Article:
• Be on time and prepared in advance
  • Be committed to sticking with the child of divorce and be helpful to and serve the child’s family

For the children of divorce

For the children of divorce, we want them to be able to access the upper level of the brain, so they can learn how to process the divorce and move forward with their lives. The child has to be in this state to learn and solve conflicts.

We learn problem solving in a social system. Children of divorce don’t have opportunities to learn this when they are shuffled from home to home or in homes where there is a lot of fighting or when they live with a single parent who is too stressed to pay much attention to the needs of the children.

While not all single parents are like this, many who are just experiencing the heartbreak of divorce live in the emotional part of their brain. Plus, many children of divorce are isolated and left alone after school—zoning out in front of a TV, playing video games, or surfing the Internet.

In the book Think Smart: A Neuroscientist’s Prescription for Improving Your Brain’s Performance, Richard Restak says,

“I’ve found that many prisoners, especially those serving time for violent crimes, suffer from deficiencies in frontal lobe function. They can’t plan their lives or control either their emotions or their behaviors. 

“If the frontal lobes are not nurtured and developed, … then we as a society can expect to pay dearly in terms of more crime, broken homes, drug use and violence.” (Richard Restak, 1994)

If you’ve read much research on children of divorce, you already know that children of divorce have higher chances of ending up incarcerated than children in two-parent homes. Restak’s comments should send shock waves through the church realm if we are serious about ministering to the children of divorce in our children’s programs.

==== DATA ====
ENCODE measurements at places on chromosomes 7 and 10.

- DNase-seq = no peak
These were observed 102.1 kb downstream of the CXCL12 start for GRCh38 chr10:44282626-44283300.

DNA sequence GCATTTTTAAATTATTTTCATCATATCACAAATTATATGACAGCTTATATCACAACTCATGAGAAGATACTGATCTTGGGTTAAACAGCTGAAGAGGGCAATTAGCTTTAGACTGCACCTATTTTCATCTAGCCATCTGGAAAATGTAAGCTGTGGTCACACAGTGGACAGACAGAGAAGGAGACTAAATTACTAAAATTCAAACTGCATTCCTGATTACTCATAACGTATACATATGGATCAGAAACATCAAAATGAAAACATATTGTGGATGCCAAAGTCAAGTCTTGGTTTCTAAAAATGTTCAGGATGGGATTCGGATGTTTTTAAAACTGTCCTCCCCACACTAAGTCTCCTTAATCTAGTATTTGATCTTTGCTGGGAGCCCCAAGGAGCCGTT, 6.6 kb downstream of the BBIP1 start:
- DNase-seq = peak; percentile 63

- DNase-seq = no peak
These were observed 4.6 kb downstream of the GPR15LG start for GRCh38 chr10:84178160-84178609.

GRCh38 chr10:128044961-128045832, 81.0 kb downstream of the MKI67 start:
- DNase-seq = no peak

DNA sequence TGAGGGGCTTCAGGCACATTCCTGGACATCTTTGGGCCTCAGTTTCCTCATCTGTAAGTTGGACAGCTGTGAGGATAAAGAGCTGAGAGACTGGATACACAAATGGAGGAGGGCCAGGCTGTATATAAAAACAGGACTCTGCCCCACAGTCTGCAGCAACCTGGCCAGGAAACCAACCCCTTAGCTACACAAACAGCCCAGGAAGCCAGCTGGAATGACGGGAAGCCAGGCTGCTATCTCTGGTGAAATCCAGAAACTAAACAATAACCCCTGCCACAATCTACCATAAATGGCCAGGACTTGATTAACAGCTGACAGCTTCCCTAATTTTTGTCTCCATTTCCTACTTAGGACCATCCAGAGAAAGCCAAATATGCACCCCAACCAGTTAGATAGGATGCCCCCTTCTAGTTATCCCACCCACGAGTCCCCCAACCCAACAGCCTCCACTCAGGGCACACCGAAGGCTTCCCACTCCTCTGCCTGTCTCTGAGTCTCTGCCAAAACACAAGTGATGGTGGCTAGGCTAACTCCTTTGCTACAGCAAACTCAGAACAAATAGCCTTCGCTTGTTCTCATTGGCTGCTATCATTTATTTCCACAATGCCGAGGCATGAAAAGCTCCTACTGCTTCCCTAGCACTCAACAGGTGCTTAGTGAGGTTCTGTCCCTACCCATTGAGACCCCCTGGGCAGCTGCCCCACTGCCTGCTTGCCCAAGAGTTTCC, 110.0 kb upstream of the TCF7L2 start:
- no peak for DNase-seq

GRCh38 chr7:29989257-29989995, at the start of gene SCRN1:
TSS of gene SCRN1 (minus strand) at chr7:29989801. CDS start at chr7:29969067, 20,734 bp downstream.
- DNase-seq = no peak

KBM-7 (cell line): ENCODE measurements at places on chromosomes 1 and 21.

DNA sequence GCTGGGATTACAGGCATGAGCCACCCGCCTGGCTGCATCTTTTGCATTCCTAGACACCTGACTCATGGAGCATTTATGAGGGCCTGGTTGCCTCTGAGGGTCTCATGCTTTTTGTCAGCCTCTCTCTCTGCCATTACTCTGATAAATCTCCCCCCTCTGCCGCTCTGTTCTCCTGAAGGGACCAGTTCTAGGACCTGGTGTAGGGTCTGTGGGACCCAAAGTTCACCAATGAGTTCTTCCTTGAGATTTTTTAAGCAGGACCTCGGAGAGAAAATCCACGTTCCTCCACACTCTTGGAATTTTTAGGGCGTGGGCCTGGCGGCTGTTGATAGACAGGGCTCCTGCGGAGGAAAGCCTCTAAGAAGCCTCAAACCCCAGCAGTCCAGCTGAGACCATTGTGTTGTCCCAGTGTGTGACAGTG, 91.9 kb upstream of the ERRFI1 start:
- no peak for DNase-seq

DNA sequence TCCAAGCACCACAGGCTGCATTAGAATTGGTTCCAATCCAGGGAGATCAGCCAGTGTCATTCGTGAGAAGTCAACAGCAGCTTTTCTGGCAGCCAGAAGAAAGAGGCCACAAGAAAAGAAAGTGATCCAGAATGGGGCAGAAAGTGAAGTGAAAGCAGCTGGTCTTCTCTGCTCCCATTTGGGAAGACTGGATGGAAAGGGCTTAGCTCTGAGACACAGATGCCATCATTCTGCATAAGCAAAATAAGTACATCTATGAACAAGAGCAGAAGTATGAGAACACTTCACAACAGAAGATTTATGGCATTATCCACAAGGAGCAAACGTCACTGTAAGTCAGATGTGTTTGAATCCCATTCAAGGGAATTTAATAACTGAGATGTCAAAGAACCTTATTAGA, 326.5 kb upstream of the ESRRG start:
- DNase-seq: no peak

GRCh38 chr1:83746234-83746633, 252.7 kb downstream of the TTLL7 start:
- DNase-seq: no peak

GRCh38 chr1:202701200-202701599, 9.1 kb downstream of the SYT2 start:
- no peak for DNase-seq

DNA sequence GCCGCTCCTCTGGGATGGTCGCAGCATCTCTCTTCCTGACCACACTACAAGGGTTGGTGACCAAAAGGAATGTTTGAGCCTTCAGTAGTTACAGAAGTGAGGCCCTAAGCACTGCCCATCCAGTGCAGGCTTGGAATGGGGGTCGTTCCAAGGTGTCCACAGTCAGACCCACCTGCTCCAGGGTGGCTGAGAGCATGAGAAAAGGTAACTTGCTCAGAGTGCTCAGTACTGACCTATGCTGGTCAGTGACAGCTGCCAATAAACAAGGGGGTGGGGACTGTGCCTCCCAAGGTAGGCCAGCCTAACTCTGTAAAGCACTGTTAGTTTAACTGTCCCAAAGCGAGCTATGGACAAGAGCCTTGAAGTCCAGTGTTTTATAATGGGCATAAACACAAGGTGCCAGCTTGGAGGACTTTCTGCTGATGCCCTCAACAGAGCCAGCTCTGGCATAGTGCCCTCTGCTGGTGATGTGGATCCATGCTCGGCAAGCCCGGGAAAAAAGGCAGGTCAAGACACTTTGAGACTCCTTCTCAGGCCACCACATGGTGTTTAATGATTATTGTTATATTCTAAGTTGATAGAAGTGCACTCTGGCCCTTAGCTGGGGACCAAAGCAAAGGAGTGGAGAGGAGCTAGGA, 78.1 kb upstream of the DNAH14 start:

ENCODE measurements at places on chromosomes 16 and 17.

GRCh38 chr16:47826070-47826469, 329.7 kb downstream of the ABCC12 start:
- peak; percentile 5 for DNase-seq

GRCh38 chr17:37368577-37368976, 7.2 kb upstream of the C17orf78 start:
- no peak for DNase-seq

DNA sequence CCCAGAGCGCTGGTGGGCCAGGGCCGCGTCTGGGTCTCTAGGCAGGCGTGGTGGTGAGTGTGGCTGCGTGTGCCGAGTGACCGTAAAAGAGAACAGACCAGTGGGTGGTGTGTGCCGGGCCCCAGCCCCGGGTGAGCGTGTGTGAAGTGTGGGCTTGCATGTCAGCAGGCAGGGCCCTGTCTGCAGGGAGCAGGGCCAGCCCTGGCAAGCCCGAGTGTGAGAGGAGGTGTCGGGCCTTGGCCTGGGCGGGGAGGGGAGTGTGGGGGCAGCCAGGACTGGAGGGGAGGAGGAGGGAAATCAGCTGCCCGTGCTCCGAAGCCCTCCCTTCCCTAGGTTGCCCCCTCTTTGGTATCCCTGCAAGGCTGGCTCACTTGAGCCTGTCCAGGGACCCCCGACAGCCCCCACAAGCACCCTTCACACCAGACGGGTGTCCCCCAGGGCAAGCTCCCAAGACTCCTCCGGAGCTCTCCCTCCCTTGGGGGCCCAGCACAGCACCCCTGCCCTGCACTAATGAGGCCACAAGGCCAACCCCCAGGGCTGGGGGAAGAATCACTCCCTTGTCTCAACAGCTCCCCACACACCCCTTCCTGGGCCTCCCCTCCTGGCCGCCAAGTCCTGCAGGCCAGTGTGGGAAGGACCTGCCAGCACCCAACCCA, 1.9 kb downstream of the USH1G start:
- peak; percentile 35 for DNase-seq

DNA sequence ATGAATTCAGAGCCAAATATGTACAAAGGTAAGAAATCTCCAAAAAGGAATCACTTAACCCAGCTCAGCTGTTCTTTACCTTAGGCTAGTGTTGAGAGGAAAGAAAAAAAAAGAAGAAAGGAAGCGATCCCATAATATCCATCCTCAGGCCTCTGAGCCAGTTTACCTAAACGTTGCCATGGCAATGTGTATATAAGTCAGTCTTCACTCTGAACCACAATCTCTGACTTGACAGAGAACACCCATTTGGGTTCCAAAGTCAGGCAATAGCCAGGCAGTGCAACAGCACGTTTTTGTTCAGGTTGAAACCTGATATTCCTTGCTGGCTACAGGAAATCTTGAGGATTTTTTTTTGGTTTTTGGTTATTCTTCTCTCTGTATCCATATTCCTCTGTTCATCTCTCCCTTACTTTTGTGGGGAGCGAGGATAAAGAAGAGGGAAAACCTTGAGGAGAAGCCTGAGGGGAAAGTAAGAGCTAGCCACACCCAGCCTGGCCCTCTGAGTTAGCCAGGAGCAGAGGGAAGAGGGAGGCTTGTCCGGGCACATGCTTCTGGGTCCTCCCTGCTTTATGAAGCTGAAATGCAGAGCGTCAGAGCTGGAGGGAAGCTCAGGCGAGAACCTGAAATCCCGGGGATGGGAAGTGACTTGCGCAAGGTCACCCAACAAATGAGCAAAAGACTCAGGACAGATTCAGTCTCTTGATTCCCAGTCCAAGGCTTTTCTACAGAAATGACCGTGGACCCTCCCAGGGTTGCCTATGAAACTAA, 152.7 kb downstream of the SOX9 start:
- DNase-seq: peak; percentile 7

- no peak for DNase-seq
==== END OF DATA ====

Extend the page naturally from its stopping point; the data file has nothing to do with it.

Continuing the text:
Did the phrase “broken homes” jump out at you? It did to me. What if your church could be one of the tools that help kids develop and nurture their frontal lobes?

Only when these children can access the higher level of the brain, the frontal lobe, will you be able to help them process and heal from the breakup of their once-intact family.

It is in this state that they will move forward in life and learn to solve problems. They will be able to make healthy lifestyle choices. They will develop an understanding that Jesus Christ can be their personal Savior. And they will be able to learn and contribute to their world and to your class.


This article is updated and adapted from an article originally published on the Kids & Divorce blog on June 3, 2014.

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3 thoughts on “The incredible amazing brain, Part 6: Where and how the brain learns

    • Thank you Twylla. I think the information is valuable and we all need to learn more about the brain in these kid who have experienced a trauma

  1. Pingback: DC4K » The incredible, amazing brain in kids of divorce Part 7: The heart and head